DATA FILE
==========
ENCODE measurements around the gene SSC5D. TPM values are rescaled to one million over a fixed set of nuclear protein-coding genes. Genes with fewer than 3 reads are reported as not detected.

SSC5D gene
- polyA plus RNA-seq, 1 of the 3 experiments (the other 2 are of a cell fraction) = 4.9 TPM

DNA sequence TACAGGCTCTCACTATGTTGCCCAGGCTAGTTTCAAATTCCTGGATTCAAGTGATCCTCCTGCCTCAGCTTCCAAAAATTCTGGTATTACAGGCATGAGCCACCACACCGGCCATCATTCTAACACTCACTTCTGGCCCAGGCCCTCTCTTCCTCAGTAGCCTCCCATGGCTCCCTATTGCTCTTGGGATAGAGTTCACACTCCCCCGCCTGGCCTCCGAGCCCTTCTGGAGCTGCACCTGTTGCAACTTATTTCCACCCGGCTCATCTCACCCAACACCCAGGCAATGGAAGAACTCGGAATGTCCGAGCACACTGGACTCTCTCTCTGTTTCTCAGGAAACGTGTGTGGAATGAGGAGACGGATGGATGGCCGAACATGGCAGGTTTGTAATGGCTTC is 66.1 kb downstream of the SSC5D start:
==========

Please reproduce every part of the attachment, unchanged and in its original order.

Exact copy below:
ENCODE measurements around the gene SSC5D. TPM values are rescaled to one million over a fixed set of nuclear protein-coding genes. Genes with fewer than 3 reads are reported as not detected.

SSC5D gene
- polyA plus RNA-seq, 1 of the 3 experiments (the other 2 are of a cell fraction) = 4.9 TPM

DNA sequence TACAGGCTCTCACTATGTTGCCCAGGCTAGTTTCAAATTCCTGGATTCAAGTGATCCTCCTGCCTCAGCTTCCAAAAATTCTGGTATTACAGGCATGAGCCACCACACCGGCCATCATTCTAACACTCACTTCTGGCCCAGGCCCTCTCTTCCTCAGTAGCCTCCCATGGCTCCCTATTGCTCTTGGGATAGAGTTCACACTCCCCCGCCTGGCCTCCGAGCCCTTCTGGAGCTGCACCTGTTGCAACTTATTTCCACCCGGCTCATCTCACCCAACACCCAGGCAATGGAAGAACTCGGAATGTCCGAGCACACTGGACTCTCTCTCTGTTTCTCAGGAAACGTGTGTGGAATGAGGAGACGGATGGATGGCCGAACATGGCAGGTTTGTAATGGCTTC is 66.1 kb downstream of the SSC5D start: